Mistakes move you forward!
Making mistakes is far better than not trying at all. The process of trial and error helps you to learn. You gain wisdom and get better over time. My progress in the sport of fencing increased ten times the day I decided to use every practice, lesson, event, and bout as a learning experience instead of a winning opportunity.
Winning comes faster when you take the focus off of it, and instead, focus on becoming a sponge, absorbing every experience as knowledge to help you improve. This doesn’t mean we don’t want to win.
It means that if we step over learning in order to reach for winning, we place a huge barrier in front of ourselves — trust me, I’ve learned this one the hard way. In figuring out how to be successful in life, learning as much as you can leads to bigger wins.
4. Set up a support system
Big goals don’t happen overnight. Building a successful business, writing a book, getting a degree—it takes hard work and commitment to see those dreams through. But you don’t have to go through it alone, and you shouldn’t!
Get a coach, mentor, or accountability group to keep you going. If we rely on just ourselves, it’s like having a single jetpack, putting along towards a goal. With the support of a team, we have rocket power, achieving our goals much faster – vroom!
Creating this type of support system will help you stay motivated through the challenges, get help when you need it, and learn from others’ experiences.
5. Put in the time
You may have heard of the 10,000 hour rule, popularized in Malcolm Gladwell’s New York Times bestseller, Outliers. Gladwell suggests that it takes 10,000 hours of deliberate practice to gain mastery. (that’s about 90 minutes per day for 20 years).
It’s an idea based on a 1993 paper from Anders Ericsson, a professor of psychology at Florida State University. But many people have pushed back at this “10,000 hours requirement”, including Ericsson himself.
Commitment and consistency
If you want to get good at something, you have to put in the time. Spending just 10 to 20 minutes a day on a new skill, your brain will retain almost all of what you learned, according to neuroscience.
If you don’t have 10,000 hours to learn something new, start with 20 minutes a day. Commit to it.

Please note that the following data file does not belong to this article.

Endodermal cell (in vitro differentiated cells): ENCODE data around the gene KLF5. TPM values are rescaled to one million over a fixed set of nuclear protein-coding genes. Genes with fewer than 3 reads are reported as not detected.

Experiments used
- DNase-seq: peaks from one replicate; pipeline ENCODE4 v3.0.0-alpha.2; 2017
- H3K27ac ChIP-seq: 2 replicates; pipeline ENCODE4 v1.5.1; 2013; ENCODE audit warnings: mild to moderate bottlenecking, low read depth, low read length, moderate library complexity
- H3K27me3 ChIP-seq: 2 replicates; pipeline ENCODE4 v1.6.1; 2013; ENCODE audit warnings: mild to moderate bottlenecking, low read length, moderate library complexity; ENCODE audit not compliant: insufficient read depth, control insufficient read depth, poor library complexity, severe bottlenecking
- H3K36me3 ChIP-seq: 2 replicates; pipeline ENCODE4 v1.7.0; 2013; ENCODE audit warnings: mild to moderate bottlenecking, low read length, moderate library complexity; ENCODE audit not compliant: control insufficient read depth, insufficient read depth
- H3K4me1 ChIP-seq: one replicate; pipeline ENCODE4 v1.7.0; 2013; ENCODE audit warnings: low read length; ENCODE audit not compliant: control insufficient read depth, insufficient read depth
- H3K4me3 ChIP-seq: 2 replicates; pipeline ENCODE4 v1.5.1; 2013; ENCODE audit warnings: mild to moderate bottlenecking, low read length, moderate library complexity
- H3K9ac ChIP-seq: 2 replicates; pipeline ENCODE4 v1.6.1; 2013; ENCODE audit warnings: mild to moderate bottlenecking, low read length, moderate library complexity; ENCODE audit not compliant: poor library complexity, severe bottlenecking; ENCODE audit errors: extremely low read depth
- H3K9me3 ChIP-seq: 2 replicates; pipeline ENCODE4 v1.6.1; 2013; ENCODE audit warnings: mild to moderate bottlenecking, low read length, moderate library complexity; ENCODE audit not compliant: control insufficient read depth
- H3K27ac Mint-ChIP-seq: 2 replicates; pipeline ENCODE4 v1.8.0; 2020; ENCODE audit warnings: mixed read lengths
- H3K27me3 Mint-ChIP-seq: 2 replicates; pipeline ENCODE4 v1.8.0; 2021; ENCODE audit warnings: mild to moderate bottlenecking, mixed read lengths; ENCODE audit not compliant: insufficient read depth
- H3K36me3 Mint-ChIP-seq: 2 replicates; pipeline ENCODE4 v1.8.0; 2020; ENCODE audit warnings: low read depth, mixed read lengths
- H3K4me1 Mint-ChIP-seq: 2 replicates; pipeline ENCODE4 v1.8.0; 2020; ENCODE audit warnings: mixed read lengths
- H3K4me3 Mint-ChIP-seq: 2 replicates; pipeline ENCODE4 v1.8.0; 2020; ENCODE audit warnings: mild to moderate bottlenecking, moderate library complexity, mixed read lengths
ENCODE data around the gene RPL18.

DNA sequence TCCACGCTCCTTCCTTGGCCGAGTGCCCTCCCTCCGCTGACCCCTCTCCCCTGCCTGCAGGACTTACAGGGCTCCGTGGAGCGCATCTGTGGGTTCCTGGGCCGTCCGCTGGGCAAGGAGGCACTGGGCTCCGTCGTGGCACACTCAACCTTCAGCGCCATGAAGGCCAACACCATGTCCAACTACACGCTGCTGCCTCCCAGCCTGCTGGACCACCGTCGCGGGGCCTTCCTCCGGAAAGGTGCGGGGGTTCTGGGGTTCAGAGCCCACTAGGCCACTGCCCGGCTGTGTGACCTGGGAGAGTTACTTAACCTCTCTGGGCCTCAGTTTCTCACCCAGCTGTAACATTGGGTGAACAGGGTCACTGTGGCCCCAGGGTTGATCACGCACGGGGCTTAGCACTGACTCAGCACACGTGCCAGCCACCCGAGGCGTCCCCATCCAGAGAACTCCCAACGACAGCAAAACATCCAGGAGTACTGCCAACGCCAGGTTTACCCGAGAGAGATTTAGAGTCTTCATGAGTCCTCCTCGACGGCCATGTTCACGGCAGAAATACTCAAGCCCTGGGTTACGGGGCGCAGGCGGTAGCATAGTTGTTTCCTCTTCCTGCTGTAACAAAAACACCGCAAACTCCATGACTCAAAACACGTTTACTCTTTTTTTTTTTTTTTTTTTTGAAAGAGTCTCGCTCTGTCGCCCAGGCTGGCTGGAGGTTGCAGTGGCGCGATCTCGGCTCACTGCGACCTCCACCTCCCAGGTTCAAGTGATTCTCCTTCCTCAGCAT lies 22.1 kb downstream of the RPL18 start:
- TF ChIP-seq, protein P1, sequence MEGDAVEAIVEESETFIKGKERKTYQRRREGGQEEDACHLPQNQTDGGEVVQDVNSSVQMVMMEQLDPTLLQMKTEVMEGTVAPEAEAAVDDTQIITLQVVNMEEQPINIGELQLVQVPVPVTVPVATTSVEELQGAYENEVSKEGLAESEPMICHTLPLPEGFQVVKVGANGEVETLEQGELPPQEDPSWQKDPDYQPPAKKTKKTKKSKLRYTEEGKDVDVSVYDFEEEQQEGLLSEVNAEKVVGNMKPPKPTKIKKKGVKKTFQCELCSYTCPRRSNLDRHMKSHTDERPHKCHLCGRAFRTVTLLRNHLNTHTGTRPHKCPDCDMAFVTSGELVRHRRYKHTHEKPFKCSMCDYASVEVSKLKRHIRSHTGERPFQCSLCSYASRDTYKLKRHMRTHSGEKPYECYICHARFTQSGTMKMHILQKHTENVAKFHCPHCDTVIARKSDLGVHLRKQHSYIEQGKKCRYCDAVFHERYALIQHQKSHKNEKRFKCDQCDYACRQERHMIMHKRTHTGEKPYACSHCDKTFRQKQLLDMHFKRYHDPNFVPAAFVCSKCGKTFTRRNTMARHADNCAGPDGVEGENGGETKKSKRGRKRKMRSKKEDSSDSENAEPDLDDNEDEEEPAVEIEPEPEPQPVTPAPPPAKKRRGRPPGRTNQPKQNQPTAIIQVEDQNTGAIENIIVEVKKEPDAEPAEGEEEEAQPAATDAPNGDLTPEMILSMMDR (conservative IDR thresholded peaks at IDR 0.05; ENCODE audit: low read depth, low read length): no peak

If you need to practice, study, experiment, and apply in order to succeed, then do that. Put in the time wherever it is required. No effort is wasted if we have our eye on our target, even if one or two or three attempts feels like we’re getting nowhere.
6. Commit to a goal that you’re willing to grind for
It takes a lot of hard work and grit to achieve long-term goals. People who found a successful company, wrote a novel without a book deal, or made it big in show business had to put in the work to get from nothing to something.
They didn’t know that they would make it, but they persisted anyway. “Success develops from your willingness to try repeatedly for a breakthrough — to sweat all the way down until the salt of your soul spills out on the floor.”
Before you commit to your goal, make sure you really want it. What means so much to you that you’re willing to put in the blood, sweat, and tears to make it come true?
7. Get inspired
You may already have a clear vision of your dreams, but not everyone does. If you feel unclear about the path forward, get out there and explore.
Inspiration is everywhere
Go to camps, clinics, conferences and retreats. Get private lessons and read books. When you get out there and try new things, you’re more likely to find inspiration for how to be successful in life.
Approach success with a sense of curiosity and playfulness to find a vision of success that excites you.
8. Take (calculated) risks
The quest beyond where you stand today to where you want to go means stepping outside of your comfort zone. That means you’re going to have to stick your neck out there sometimes and take risks.
I’m not saying you should quit your job this second. When you assess your situation fully, you can take calculated risks that will ultimately lead to success.
A few tips to keep in mind:
How much savings would it take to carry you through this shift?
Would downsizing your lifestyle provide flexibility to explore a new direction?
Do you have other people to consider when making this decision?
Assess your opportunities: Are companies actively hiring in your new field?
Do you need training or education to make this dream happen?
Sometimes taking risks can mean a night class once a week to train for that new career path. Or, you might start a side hustle to see if your business idea will actually work. Maybe you just need to meet new people and network to get more information about that new direction.
Eventually, you need to take a leap of faith to move forward. Just make sure you have the resources and information available before you take that step.
9. Learn from experts
If you want to illuminate the path to success, look for people who have already done it. Who are the captains in the industry that you admire? Find out how they turned their dreams into reality.